The drive was worth it – we reached a lookout point where we had a spectacular view of the falls and were above the swallows (birds). Some of the group opted to horse ride to the spot and met up with us later. As we celebrated the view, we were filled with awe, surrounded by such natural beauty.

The drive back up was uneventful for the most part, besides one of the teams driving into a ditch. The rest of the group stopped near the top and it was an exciting moment as we patiently watched the Jimny get out of a tight spot – at this stage many of the group were feeling relieved that they hadn’t driven into a ditch. Twenty minutes later we all regrouped and headed out for a leisurely breakfast, after which we set off for Maseru where we would fl y out to our respective homes. The drive to Maseru, while beautiful brought with it a feeling of nostalgia – it was a bit sad to return to reality.

It’s difficult to describe this trip, but the one thing that comes to mind is ‘authentic’. Lesotho is majestic – it feels truly African with bustling cities that are unpretentious, mixed with wild and untamed mountains, colourful villages, spectacular waterfalls and warm hospitality. Driving through the Highlands is a magical experience, and you can almost envision the past – even today, donkeys and sheep herdsmen roam the roads, and children confi dently ride past on horses.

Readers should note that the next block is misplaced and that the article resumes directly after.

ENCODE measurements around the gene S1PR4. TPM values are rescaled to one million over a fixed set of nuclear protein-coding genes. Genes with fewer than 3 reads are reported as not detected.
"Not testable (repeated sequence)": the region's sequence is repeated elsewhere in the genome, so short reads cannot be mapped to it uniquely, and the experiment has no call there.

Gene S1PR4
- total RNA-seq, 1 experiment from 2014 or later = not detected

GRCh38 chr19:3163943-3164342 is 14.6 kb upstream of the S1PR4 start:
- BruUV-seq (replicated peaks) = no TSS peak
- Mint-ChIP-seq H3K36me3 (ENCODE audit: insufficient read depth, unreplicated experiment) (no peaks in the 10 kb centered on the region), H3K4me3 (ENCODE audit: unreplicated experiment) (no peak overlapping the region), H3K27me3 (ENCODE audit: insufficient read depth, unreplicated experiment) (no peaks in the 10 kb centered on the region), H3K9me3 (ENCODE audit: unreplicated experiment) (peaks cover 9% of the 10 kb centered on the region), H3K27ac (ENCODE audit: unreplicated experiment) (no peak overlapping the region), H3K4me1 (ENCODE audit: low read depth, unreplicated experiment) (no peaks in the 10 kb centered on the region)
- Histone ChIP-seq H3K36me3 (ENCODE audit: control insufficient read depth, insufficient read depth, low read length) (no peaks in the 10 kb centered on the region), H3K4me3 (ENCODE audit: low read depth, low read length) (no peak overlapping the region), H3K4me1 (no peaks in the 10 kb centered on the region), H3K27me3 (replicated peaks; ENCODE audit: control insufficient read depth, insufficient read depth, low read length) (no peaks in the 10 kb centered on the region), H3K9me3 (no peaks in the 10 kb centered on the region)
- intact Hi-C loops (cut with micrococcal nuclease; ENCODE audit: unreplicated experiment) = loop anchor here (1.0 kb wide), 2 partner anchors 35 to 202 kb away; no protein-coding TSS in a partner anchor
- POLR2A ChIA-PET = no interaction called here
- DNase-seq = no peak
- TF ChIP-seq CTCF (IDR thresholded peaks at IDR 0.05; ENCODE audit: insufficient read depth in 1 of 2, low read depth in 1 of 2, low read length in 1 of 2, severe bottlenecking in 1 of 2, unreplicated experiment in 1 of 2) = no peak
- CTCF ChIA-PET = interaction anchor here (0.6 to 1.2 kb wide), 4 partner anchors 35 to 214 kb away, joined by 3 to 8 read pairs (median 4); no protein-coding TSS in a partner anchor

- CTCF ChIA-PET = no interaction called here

At the start of this trip – prior to driving Sani Pass – I wanted a bit more speed from the Jimny, but as the adventure continued, I realised that the Suzuki Jimny retains its authenticity. It has had aesthetic facelifts, some models are now turbo versions, and there are additional gadgets such as charging points, but at its core, the Jimny shines as an off-roader.

Suzuki Jimny

Model: 5MT / 4AT
Engine: 1.5l with VVT
Power kW @r/min: 75 @ 6 000
Suzuki Jimny
Torque Nm @r/min: 130 @ 4 000
210mm ground clearance
Starting price: R326 900 for the 1.5 GA 5MT

For more information about Suzuki
Safaris: www.africanexpeditions.co.za